The End of the Cable Era?

June 15, 2011

internet, tv, mobile, streaming

 

At the Video Advertising Summit in New York last week, executives from Disney, Turner, ESPN, and Comcast were in unanimous agreement that we are only two years away from 75% of content being available online and on mobile devices.  The idea of TV 'everywhere' is imminent and networks will soon be 'agnostic' about where and when their content is viewed. 

This is no surprise due to the large increase in smart phone users every year. A recent report by Knowledge Networks claims that 38 percent of households use Internet-enabled mobile devices. Research company IDC predicts a billion smart phone users by 2015.

D.M. Levine from AdWeek points out one issue that may stand in the way of mobile streaming: the recent caps on broadband by AT&T.   Its users experience extra charges if they go over their allotted amount of broadband. This may slow a switch to mobile becoming a major platform for viewing television in the future.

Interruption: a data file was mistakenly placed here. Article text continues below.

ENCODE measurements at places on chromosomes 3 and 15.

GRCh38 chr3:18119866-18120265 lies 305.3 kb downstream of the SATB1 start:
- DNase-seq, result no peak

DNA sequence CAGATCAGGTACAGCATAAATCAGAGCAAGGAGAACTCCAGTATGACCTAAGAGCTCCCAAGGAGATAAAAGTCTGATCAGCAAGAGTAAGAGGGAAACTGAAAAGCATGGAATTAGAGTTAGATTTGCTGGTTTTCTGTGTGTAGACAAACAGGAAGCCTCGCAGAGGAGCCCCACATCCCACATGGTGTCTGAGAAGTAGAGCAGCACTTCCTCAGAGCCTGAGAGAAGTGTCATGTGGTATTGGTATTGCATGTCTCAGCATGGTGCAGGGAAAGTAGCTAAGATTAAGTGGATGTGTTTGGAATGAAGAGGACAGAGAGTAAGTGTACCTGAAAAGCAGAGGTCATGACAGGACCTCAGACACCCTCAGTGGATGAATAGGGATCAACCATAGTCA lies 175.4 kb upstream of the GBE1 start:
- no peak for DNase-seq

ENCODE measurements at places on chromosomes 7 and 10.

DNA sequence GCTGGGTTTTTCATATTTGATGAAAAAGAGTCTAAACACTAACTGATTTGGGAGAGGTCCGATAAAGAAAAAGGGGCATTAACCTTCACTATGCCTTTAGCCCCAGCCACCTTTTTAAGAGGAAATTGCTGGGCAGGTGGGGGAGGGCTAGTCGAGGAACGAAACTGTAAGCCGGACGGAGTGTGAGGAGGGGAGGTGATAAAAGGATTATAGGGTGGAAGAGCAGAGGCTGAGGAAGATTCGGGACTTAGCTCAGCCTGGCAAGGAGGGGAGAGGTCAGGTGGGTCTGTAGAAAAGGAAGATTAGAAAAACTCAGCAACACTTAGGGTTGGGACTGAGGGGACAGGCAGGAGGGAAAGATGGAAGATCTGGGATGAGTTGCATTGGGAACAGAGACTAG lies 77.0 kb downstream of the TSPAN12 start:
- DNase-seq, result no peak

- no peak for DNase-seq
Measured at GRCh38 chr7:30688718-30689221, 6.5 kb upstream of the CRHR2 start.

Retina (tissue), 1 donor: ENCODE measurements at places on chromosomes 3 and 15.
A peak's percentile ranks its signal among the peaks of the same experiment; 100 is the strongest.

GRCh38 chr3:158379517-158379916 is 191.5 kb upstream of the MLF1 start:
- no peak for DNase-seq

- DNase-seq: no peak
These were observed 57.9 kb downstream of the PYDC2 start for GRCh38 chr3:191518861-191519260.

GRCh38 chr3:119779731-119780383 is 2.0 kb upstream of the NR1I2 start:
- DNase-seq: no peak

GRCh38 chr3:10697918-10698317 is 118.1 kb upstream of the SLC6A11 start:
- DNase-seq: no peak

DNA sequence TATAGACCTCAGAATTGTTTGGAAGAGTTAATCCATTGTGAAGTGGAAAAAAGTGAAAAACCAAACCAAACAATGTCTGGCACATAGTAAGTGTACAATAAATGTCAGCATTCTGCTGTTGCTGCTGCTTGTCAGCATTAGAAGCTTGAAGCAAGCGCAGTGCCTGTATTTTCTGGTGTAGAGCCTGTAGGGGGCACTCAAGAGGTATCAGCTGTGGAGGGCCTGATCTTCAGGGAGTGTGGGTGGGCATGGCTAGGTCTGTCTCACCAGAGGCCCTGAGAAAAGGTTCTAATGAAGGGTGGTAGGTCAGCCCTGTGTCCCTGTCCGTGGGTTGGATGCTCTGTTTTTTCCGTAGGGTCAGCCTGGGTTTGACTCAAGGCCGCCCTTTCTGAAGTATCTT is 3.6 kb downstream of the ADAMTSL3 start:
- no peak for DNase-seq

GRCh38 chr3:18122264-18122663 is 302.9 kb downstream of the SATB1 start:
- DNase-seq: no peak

However, with more users preferring to stream video to their televisions, mobile phones or tablets, they will be less likely to buy cable subscriptions.

In fact, cable companies have already felt this pain- The Financial Times reported last December that cable experienced the biggest decline in subscribers in 30 years. Younger users are already turning to the Internet for their content, and with more of that content becoming available- that number will only increase.

Not only will younger users be able to get more TV content through their tablets and mobile devices, but also through their gaming platforms as well. Microsoft recently announced at E3, the addition of Live TV to the Xbox. PS3, Wii, and Xbox can all currently stream from Netflix as well.  Not to mention what Apple is doing with its Apple TV service.

It is possible users will pay more for their Internet but not shell out for cable. All these types of streaming would eliminate cable from the soon to be outdated phone/cable/Internet bundle.  The bundle will just be Internet and mobile subscriptions with so many households deciding to go only mobile.

Data plans will also be largely affected by more television content being available online. A recent Samsung study indicated 85 percent of U.S. consumers over 18 either have, or are planning, to purchase a tablet.  (It’s worth noting that Samsung has just released its own tablet.)  Nonetheless, more streaming content means bigger data plans for users' tablets and smart phones.